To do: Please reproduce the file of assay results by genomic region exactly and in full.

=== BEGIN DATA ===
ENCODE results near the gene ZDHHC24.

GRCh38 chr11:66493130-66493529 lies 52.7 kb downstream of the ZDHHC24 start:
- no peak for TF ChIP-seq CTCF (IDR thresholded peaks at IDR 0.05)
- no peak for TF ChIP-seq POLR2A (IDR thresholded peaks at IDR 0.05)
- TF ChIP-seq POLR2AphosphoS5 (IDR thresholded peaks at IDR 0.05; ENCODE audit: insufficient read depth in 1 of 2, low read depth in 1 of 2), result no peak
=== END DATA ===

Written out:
ENCODE results near the gene ZDHHC24.

GRCh38 chr11:66493130-66493529 lies 52.7 kb downstream of the ZDHHC24 start:
- no peak for TF ChIP-seq CTCF (IDR thresholded peaks at IDR 0.05)
- no peak for TF ChIP-seq POLR2A (IDR thresholded peaks at IDR 0.05)
- TF ChIP-seq POLR2AphosphoS5 (IDR thresholded peaks at IDR 0.05; ENCODE audit: insufficient read depth in 1 of 2, low read depth in 1 of 2), result no peak